Every time a Hillary Clinton or Barack Obama says anything that does not exhibit "unconditional support" for Israel, he gets reeled back into line by something, so what is that something? (And if you don't think that is true, just look at the debate I had with bbbeard about the speech Obama gave at the State Department in May, 2011, I think, a speech that was described breathlessly by some as worldshaking in its historical importance and anamolousness in the history of US policy towards Israel, but which was given an entirely anodyne gloss by none other than Walter Russell Mead.)
I could be wrong, but I see the dynamic you are talking about as something new and something different than the general pro-Israel POV of our elected officials. I think the latter can be explained by the fact that there's nothing to be gained on the one side and a lot on the other, and that most people don't care (circumstances in which PACs can be quite powerful and in many cases AIPAC is, IMO). But the insane reaction to Obama's speech (also defended by Israel hawk Jeffrey Goldberg, and that he's usually defined as such is why I brought him up then) seems new. I'd like to understand that aspect of it better, and I don't think assuming it's just AIPAC does that -- it ignores how intensely felt the attitude is among a much broader group. It also ignores how it's now being raised as an issue by the right mainly to court non-Jews. (Some Jews too, sure, but it's given too much play for that to be the reason.) For example, I'm hearing about slights to Israel all the time these days from FOX listeners who never cared at all about Israel in the past. There's something going on beyond AIPAC being the most powerful PAC ever.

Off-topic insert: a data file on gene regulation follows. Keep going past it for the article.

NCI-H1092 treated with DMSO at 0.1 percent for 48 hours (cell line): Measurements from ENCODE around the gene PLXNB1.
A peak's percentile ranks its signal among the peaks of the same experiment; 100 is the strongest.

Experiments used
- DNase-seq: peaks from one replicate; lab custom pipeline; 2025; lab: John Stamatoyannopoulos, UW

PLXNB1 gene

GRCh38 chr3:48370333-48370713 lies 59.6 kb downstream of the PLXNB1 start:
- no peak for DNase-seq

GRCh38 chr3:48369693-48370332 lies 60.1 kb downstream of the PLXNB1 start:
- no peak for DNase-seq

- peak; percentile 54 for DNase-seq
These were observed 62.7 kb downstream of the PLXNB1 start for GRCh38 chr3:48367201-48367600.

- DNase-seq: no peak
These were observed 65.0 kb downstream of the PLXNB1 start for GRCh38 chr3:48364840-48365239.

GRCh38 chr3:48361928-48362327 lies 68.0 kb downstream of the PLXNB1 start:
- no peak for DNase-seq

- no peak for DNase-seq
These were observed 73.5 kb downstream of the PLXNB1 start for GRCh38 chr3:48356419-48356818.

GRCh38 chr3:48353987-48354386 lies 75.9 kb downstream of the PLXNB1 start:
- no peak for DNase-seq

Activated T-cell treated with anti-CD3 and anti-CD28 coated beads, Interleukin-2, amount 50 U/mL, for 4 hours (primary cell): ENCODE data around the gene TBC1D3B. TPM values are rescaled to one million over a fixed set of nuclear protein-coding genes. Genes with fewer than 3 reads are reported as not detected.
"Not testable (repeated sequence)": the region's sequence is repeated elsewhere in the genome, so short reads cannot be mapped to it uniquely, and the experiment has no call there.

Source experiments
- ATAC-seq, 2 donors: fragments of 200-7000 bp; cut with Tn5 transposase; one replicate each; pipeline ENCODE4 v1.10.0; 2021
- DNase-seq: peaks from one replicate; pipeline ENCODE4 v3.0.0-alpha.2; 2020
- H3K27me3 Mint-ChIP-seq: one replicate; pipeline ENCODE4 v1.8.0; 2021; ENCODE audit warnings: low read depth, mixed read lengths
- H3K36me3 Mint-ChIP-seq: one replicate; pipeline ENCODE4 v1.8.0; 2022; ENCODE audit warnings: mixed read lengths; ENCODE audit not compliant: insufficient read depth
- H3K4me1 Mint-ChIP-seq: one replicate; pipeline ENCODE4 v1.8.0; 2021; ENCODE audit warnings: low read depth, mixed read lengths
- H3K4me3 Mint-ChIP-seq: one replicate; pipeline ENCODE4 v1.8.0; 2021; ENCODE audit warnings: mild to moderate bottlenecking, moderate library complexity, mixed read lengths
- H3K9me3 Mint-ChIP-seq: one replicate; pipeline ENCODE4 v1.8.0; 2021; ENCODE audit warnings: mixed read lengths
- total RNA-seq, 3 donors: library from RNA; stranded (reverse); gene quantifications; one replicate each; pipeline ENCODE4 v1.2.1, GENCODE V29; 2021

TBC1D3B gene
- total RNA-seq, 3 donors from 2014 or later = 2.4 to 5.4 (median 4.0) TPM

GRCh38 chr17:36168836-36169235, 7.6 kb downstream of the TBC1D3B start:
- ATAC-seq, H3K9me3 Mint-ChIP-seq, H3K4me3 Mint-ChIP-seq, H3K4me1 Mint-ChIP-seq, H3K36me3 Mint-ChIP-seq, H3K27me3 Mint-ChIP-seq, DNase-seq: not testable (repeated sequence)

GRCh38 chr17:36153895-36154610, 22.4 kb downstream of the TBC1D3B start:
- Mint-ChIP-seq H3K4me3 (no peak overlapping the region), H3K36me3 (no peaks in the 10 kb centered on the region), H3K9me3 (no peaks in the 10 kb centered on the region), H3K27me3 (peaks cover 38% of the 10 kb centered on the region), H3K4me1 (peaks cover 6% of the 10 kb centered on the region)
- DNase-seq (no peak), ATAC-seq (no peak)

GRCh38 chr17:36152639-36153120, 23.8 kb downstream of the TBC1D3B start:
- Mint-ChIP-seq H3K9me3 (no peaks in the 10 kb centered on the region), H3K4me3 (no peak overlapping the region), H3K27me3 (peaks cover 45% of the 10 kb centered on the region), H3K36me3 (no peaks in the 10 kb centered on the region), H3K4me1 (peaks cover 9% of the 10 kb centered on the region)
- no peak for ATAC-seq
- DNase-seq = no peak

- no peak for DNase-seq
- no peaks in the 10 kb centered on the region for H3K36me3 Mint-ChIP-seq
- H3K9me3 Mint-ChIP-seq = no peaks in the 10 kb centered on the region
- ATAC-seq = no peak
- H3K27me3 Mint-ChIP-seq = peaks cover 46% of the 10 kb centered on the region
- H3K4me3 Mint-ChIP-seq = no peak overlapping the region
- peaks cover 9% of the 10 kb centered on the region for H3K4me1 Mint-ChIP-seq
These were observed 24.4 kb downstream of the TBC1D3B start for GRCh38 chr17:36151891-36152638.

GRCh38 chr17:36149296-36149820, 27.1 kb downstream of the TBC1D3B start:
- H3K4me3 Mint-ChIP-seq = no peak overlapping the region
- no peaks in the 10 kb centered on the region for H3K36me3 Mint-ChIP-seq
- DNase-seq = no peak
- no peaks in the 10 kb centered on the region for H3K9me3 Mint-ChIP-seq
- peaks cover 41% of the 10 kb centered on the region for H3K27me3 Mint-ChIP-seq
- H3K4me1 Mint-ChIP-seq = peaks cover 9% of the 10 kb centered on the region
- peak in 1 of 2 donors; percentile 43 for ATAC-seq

(And I feel compelled to note again that given the way Glenn brought up the issue and the way I've heard people on the left talk about the issue, I don't think Walter is so wrong on the anti-semitism thing, which I think he brought up more carefully than he is being given credit for and did not apply to Glenn. I simply didn't interpret him to be saying, as some of you seem to think, that noting the power of AIPAC -- even if it's not actually the most powerful PAC ever -- was wrong and immoral. He was reacting to Glenn's more broadbased comment at the beginning. And one objection to people attributing the weirdo views on Israel to powerful Jews is that it seems to conflate all Jews as having the same views, when obviously many Jews -- as Walter noted -- are to the left of the average American, don't care any more than the average American, or are involved with groups that take much more balanced and criticial of Israel views, from J Street to various peace groups. And another objection -- speaking as a gentile -- is that that explanation seems to assume that non-Jews are just reacting to propaganda and not forming their beliefs with as much reason and cause as Jews do. Simply saying AIPAC is powerful or has a powerful influence on our politicians doesn't contradict that, so I don't think Walter's criticism was meant so broadly. Claiming, however, that the reason the US doesn't act like Glenn would prefer is simply
AIPAC or "powerful Jews" or a Jewish lobby (not what W&M said but how many seem to talk about it) does seem to me to be wrong or at least a grossly incomplete explanation.)